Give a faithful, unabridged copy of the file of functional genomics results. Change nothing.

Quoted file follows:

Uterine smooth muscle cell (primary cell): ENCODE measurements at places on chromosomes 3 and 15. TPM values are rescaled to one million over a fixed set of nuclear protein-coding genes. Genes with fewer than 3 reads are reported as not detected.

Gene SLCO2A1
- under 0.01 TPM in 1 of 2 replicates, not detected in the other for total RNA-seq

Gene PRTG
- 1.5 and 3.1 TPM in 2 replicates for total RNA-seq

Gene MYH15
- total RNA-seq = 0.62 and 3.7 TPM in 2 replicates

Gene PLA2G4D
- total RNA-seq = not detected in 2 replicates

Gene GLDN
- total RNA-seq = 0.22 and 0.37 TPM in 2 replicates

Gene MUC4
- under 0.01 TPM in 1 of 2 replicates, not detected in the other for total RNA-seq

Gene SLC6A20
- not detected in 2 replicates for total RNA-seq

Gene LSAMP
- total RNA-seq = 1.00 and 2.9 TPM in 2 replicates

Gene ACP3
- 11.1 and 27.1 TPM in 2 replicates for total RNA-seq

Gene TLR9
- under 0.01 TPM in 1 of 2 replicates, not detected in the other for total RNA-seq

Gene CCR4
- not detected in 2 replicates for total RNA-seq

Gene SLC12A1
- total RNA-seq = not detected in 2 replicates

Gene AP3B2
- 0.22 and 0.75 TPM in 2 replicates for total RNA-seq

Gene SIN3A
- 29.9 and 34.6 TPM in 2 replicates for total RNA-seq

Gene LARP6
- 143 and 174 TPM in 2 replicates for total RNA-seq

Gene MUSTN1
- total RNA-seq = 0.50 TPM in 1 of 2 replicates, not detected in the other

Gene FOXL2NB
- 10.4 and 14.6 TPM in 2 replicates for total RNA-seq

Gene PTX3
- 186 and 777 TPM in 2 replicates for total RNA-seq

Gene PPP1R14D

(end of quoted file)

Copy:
Uterine smooth muscle cell (primary cell): ENCODE measurements at places on chromosomes 3 and 15. TPM values are rescaled to one million over a fixed set of nuclear protein-coding genes. Genes with fewer than 3 reads are reported as not detected.

Gene SLCO2A1
- under 0.01 TPM in 1 of 2 replicates, not detected in the other for total RNA-seq

Gene PRTG
- 1.5 and 3.1 TPM in 2 replicates for total RNA-seq

Gene MYH15
- total RNA-seq = 0.62 and 3.7 TPM in 2 replicates

Gene PLA2G4D
- total RNA-seq = not detected in 2 replicates

Gene GLDN
- total RNA-seq = 0.22 and 0.37 TPM in 2 replicates

Gene MUC4
- under 0.01 TPM in 1 of 2 replicates, not detected in the other for total RNA-seq

Gene SLC6A20
- not detected in 2 replicates for total RNA-seq

Gene LSAMP
- total RNA-seq = 1.00 and 2.9 TPM in 2 replicates

Gene ACP3
- 11.1 and 27.1 TPM in 2 replicates for total RNA-seq

Gene TLR9
- under 0.01 TPM in 1 of 2 replicates, not detected in the other for total RNA-seq

Gene CCR4
- not detected in 2 replicates for total RNA-seq

Gene SLC12A1
- total RNA-seq = not detected in 2 replicates

Gene AP3B2
- 0.22 and 0.75 TPM in 2 replicates for total RNA-seq

Gene SIN3A
- 29.9 and 34.6 TPM in 2 replicates for total RNA-seq

Gene LARP6
- 143 and 174 TPM in 2 replicates for total RNA-seq

Gene MUSTN1
- total RNA-seq = 0.50 TPM in 1 of 2 replicates, not detected in the other

Gene FOXL2NB
- 10.4 and 14.6 TPM in 2 replicates for total RNA-seq

Gene PTX3
- 186 and 777 TPM in 2 replicates for total RNA-seq

Gene PPP1R14D